The five variables shown in Table 2 were the only significant predictors of Axis I diagnostic status and together they accounted for 33% of the variance in PTSD status. Age at capture was negatively related to PTSD: being older during the period of trauma exposure was a protective factor against later PTSD. Table 2 also shows the much lower power of these variables to predict other Axis I disorders. Only two of the variables were significant predictors of other disorders: age at capture (generalized anxiety and panic disorder) and the experience of torture or beatings (generalized anxiety and social phobia). None of the prediction equations accounted for more than 7% of the variance in the other disorders. Parallel analyses (not shown) for the lifetime diagnoses yielded highly similar results, with the predictors accounting for 33% of the variance in lifetime PTSD status and no more than 7% of the variance in any of the other lifetime Axis I disorders. Separate discriminant analyses (not shown) based on the predictor variables in Table 2 yielded highly significant functions that correctly classified 77% of the lifetime PTSD cases and 80% of the current PTSD cases, using a jackknifed classification procedure. Parallel discriminant analyses attempting to predict the comorbid disorders were non-significant.

If trauma response were nonspecific, a greater scattering of significant regression weights would be observed across Table 2, as would a more robust ability to predict status on disorders other than PTSD. Table 2 shows, however, a concentration of predictive power under the disorder of PTSD, suggesting that trauma response is better represented by PTSD than by the other disorders.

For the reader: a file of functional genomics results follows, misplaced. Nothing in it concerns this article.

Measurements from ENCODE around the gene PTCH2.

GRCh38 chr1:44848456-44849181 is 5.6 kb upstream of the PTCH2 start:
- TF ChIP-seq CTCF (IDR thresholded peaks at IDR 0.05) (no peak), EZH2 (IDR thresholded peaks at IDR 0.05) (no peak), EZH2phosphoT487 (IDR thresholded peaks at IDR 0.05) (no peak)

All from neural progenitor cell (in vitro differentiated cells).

In accord with many previous reports, the present findings indicate that PTSD is both a frequent and central consequence of exposure to severe trauma and the diagnostic construct that best represents primary responses to trauma exposure. Consistent with other findings, lifetime PTSD was found in over half (53%) of our subjects, with a substantial minority (29%) still meeting PTSD criteria 40-50 years after trauma exposure. In other words, only 45% of those with lifetime PTSD experienced sufficient symptom reduction to fall below criteria for current PTSD. The present findings also suggest that PTSD without comorbid Axis I diagnoses may be more common in certain trauma-exposed groups than previous studies might suggest.

Community surveys of individuals exposed to severe trauma (6-9) can lead to quite different conclusions than those suggested by studies of clinical samples. In the present study, few subjects had ever received mental health services and all subjects were both combat-exposed and subjected to the hardships of capture and captivity. This trauma exposure was comparable on common dimensions and average levels of trauma exposure were high. To illustrate, we present histories of two veterans who had not sought mental health treatment, and who met criteria for current and lifetime PTSD and no other Axis I disorders: